My boyfriend has been having trouble sleeping lately. Since he has barely slept in the past two days, I suggested that we watch a “boring” movie about hiking. I even remarked, “This will put you to sleep for certain,” and we started to watch Tell It on the Mountain, a story of seven people’s journey along the Pacific Crest Trail, a 2,600 mile trek from Mexico to Canada. But once the film started, my beau didn’t check his iPad, his iPhone, his wristwatch or anything else for that matter. He sat engrossed in the film, witnessing the evolution of seven individuals as they marched along one of the most beautiful and rugged sections of the American West. He even insisted that we watch the movie to the end – staying up late with his eyes wide open – not drooping a second – until the film ended.
What’s remarkable about this film is its quiet grace. Producer Shaun Carrigan and Director Lisa Diener did not mar the pristine landscape with personal tragedy – in order to dramatize the scenery – one of the aspects of Cheryl Strayed’s Wild that upset so many hikers. The filmmakers did not get lost in the mire of self-hood and sulking, so popular with memoirs these days. Instead, they told deeply personal stories about life outside, keeping their focus on the scenery and the human expressions of delight, fear, pain and happiness.
That took incredible skill. The film touched on many themes, which I’ve struggled to articulate myself: the freedom and beauty that envelopes the very soul and heart of hikers, the sense of individualism and unity that comes with walking alone and with others, and the incredible feeling of being alive and connected to the wild landscape. With only the essentials on your mind and beauty before your eyes, you forget all about the material world with its excess and ugliness and instead are free to examine yourself, your life and the mountain skyline.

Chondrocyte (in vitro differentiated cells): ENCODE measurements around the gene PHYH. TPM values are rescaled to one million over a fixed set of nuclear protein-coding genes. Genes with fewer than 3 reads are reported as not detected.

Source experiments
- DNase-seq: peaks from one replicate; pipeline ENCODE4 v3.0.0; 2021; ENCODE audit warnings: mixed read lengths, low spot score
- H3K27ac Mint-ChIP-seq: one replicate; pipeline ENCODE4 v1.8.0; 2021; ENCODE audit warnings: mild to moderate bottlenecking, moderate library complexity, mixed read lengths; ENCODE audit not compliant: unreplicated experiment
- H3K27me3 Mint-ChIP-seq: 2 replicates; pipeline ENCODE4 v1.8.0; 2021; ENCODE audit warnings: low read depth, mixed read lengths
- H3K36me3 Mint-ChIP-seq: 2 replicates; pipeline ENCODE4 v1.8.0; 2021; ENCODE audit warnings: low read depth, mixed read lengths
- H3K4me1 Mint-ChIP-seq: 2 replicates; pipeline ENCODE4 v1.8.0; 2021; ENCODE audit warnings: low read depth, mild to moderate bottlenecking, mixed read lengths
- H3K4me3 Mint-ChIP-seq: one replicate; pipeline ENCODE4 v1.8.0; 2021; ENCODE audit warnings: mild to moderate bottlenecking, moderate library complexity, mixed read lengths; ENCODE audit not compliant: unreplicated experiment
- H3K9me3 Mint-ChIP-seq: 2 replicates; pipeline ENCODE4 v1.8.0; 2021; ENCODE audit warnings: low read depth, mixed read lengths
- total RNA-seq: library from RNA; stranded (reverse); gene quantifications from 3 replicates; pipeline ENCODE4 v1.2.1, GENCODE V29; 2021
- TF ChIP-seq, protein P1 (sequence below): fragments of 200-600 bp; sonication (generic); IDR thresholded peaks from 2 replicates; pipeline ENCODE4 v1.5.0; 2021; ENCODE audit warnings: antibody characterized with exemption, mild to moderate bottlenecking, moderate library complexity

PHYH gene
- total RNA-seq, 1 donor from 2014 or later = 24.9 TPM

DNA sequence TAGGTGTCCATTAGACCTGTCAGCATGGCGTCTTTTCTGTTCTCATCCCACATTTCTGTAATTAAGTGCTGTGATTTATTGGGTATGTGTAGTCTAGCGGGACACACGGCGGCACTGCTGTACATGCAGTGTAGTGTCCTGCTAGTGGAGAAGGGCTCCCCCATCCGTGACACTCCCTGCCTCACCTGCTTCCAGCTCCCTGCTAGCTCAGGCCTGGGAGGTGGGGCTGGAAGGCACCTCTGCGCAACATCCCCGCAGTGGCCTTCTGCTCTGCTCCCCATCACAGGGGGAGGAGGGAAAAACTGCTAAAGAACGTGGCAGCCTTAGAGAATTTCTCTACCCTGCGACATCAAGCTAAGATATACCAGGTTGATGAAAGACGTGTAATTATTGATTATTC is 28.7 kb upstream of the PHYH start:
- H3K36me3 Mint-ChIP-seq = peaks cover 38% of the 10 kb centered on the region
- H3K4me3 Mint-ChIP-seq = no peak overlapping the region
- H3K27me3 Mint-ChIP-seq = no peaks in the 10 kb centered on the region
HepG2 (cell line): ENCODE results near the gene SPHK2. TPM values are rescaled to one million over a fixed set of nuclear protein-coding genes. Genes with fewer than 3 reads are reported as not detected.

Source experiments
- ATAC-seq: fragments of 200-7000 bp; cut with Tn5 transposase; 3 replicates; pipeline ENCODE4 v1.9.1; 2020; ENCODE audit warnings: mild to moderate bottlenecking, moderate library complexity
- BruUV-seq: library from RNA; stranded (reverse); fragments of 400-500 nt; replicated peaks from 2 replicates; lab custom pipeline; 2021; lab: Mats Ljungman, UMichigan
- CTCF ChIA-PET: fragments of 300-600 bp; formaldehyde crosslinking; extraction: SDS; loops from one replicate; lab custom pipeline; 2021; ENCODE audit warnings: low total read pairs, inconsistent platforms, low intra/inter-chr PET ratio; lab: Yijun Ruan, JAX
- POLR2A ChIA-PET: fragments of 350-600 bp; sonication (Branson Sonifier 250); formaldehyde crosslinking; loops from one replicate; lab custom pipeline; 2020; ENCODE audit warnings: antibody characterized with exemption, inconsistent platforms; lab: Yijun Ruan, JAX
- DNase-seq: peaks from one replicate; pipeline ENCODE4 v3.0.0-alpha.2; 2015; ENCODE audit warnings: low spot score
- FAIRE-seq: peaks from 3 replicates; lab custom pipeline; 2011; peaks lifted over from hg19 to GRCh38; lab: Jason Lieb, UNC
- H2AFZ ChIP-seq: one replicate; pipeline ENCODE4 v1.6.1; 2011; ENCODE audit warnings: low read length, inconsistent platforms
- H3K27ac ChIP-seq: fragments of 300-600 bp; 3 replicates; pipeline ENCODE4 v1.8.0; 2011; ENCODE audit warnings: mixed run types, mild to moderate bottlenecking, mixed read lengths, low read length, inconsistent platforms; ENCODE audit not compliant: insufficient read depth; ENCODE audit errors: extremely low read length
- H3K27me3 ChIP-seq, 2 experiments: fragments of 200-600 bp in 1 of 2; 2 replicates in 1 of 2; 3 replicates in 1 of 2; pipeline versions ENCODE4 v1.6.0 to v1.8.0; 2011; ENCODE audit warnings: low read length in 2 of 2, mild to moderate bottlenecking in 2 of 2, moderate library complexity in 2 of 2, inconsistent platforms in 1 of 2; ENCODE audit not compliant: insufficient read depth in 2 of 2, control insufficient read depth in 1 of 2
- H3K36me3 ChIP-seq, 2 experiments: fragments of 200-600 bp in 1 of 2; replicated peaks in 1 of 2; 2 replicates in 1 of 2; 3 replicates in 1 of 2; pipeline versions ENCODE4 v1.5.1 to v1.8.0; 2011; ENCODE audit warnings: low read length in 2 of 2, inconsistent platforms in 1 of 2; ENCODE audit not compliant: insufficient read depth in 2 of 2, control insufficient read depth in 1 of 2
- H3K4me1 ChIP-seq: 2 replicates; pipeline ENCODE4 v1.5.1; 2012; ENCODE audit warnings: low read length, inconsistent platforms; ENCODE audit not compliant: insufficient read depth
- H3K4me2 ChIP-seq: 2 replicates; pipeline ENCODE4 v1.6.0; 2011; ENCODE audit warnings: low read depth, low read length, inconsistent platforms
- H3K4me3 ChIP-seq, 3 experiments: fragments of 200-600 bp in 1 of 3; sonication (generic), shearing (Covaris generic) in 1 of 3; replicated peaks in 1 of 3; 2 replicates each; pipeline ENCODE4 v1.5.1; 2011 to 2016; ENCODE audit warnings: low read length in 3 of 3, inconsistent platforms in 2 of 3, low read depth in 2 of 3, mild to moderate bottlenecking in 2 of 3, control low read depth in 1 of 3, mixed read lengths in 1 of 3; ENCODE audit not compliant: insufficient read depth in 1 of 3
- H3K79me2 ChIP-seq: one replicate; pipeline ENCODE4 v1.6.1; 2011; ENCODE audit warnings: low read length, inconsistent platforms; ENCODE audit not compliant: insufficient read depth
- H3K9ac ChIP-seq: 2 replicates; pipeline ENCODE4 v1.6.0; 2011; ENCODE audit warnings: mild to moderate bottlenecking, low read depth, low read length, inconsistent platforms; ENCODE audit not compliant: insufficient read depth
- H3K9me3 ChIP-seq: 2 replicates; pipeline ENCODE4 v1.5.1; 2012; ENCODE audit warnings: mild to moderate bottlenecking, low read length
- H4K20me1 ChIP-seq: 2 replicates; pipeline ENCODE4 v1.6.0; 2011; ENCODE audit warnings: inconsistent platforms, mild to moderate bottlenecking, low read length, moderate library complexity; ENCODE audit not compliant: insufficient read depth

A year or so ago, I tried to explain to my book editor that writing a confessional about my life – was not what I was intending – because it would put me before the most beautiful thing that I’ve come to know, and that’s backwards. The wilderness is the primary thing, the first and best thing we have in America. While I’m still sorting out exactly how to express that, Carrigan and Diener got it exactly right in this film. They told great stories, seven of them, and they effectively enshrined the wilderness as a sacred place and life on the trail as a spiritual, physical and mental odyssey. It’s a triumph. Bravo.
Watch it – rather than the big game.
We must go beyond textbooks, go out into the bypaths and untrodden depths of the wilderness and travel and explore and tell the world the glories of our journey.—John Hope Franklin